• Although it’s quite clear that I’m very much in favor of Joba starting, you make a few good points. That start in Texas where he injured his shoulder is certainly a concern, both long-term and in respect to the loss in velocity. He could have a Verlander-like return in velocity, though frankly, he doesn’t need to be hitting triple digits to be very effective. He legitimately has four pitches, all of which could be plus or plus-plus pitches. The fastball, even with less velocity still generates a lot of movement. The issues I had seen were more with mechanics and pitch selection. Those are things that can be worked out. Would I be upset if Joba’s velocity didn’t return and his ceiling were thus lowered? Sure, but he doesn’t need it to be successful. Regarding the Mo situation: apples and oranges, man. Mo had 1.5 pitches and a slight frame with a history of injuries. Joba has four pitches a seemingly sturdy frame and again, some injury concerns.

              Their situations are very different.

              As far as attitude and a loss of focus, well, again, it’s not something we can really quantify (which makes it hard to evaluate and analyze), but again, that’s more likely to be a factor of his inexperience.

              Your larger point I think is key: if he’s healthy, he can be a fine starting pitcher. Not he will but he can. And based on the value that brings to both him and the team, until proven he can’t he should have been given every opportunity to succeed in that role.

              This is definitely a set-back, given what we (the public) know.

    • e mills says:

      I’ve been voting 6 on the confidence poll for quite some time….decisions like this are the reason why

  2. Steve H says:

    They clearly wanted Phil in the 5th spot, because there truly wasn’t a competition. I’m ok with that, but why not trade Joba in December, when his value would have been much higher?

    • Ed says:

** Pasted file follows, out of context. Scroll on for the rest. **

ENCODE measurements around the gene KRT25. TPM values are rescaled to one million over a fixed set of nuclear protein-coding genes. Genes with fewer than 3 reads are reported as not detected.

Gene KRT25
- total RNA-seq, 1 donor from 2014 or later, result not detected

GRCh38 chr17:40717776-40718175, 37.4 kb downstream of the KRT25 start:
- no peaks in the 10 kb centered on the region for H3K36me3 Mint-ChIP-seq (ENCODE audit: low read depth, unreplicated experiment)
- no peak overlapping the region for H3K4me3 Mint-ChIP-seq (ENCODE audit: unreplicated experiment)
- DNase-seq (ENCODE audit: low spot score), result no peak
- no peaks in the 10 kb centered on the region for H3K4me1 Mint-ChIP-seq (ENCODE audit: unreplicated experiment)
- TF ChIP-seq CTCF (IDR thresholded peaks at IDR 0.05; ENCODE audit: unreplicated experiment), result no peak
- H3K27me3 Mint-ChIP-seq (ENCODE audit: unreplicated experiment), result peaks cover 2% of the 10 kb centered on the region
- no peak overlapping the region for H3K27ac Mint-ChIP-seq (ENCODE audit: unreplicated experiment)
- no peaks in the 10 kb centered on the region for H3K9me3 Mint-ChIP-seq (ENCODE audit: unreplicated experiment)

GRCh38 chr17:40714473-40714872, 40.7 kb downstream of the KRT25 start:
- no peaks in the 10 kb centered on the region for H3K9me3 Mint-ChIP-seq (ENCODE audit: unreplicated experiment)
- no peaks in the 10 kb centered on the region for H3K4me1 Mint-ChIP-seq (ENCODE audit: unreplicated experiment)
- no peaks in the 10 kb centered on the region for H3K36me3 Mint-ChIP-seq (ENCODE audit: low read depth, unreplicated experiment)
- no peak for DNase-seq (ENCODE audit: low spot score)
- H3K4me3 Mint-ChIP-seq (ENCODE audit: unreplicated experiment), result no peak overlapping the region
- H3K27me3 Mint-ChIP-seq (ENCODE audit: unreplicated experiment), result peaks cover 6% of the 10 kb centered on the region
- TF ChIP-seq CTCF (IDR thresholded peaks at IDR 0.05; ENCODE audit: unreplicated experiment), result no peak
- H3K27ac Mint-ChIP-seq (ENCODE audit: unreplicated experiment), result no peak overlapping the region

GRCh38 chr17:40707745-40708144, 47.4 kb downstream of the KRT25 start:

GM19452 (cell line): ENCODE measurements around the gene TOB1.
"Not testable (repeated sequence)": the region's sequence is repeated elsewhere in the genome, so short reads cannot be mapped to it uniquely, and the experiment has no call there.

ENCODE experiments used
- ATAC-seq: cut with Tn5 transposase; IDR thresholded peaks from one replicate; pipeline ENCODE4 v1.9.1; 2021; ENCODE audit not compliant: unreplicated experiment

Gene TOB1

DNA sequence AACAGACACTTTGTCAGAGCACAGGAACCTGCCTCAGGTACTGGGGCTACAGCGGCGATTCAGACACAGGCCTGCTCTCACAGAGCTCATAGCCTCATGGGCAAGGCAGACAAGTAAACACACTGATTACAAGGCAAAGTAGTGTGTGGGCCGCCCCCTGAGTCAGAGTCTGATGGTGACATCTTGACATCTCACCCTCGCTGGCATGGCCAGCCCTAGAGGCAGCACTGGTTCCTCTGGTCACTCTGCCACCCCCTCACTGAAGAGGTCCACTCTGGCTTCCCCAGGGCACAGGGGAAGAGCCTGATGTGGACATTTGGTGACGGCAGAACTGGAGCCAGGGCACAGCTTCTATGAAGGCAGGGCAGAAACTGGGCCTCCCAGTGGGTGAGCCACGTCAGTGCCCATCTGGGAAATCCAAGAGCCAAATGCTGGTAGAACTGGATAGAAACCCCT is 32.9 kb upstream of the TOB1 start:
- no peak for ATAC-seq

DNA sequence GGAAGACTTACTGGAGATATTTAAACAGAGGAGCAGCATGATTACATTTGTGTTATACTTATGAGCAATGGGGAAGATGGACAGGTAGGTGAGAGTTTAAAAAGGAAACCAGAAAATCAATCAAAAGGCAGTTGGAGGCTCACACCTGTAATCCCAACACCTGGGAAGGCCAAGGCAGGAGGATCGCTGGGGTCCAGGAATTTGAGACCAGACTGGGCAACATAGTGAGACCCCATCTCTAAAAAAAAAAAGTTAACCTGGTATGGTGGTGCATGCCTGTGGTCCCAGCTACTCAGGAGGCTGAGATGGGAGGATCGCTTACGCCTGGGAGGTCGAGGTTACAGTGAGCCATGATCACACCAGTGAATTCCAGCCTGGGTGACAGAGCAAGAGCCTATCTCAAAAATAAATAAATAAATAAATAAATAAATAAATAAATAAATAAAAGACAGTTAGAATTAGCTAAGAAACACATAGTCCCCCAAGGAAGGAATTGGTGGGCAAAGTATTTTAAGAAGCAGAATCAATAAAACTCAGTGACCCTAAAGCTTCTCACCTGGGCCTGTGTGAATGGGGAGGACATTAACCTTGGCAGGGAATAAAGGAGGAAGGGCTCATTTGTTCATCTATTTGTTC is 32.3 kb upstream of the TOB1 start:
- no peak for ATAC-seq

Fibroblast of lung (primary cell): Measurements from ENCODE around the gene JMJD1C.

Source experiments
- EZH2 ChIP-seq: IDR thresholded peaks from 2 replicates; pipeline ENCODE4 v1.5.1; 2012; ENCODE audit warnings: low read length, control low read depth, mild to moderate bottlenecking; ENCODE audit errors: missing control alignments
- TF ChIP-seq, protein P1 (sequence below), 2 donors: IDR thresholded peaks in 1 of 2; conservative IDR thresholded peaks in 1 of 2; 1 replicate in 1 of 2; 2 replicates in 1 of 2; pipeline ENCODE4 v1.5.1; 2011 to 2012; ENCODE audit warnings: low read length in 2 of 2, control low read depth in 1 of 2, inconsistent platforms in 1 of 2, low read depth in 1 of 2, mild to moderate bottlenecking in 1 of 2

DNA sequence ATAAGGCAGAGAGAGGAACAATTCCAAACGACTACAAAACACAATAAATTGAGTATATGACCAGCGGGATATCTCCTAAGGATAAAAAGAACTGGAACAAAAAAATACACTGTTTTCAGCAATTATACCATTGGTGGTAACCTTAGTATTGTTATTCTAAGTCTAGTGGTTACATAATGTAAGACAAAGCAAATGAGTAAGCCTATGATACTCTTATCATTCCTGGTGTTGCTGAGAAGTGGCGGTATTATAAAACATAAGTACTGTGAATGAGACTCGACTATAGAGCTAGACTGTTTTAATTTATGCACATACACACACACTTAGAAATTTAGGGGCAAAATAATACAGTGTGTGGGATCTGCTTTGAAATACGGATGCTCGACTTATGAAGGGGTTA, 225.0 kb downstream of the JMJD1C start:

Indeed. Not trading him for Johan years ago or Halladay in the past 6-9 months or whatever else could’ve been done seems stupid now.

    • Slu says:

      This. There wasn’t a worse way to handle this situation, really. They jerked him around for over 2 years, hampered his development, minimized his value as asset, and reduced the impact he can have on the team. Completely boneheaded – especially if Phil struggles or there is another injury and we see Mitre in the rotation come June.

      And to think, he could have been the center peice of a deal that got Hallady.

      • No, the Blue Jays would have wanted Montero. Period.

        • Slu says:

          Source? Or are you a member of the Blue Jays FO? They didn’t get anyone like Montero in the current deal and Joba would have compared to Drabek. I’m not saying Joba definitely would have gotten Hallady. For all I know, they offered him for Halladay and the Blue Jays refused. But the overall point that Joba’s trade value is now at it minimum is a valid one.

  3. The plan, I guess, is to worry about that when the situation arises.

    What an awful fucking plan.

  4. The Yanks are trying to balance win now with win in the future. It’s not an easy thing to do.

    I know it’s blasphemy, but if they just see him as a reliever, they should probably trade him to a team that sees him as an actual starter.

    • I know it’s blasphemy, but if they just see him as a reliever, they should probably trade him to a team that sees him as an actual starter.

      The shitty thing is that their return will be very, very small at this point. Why would any team give up a good piece for a guy that the Yankees think is a reliever long term?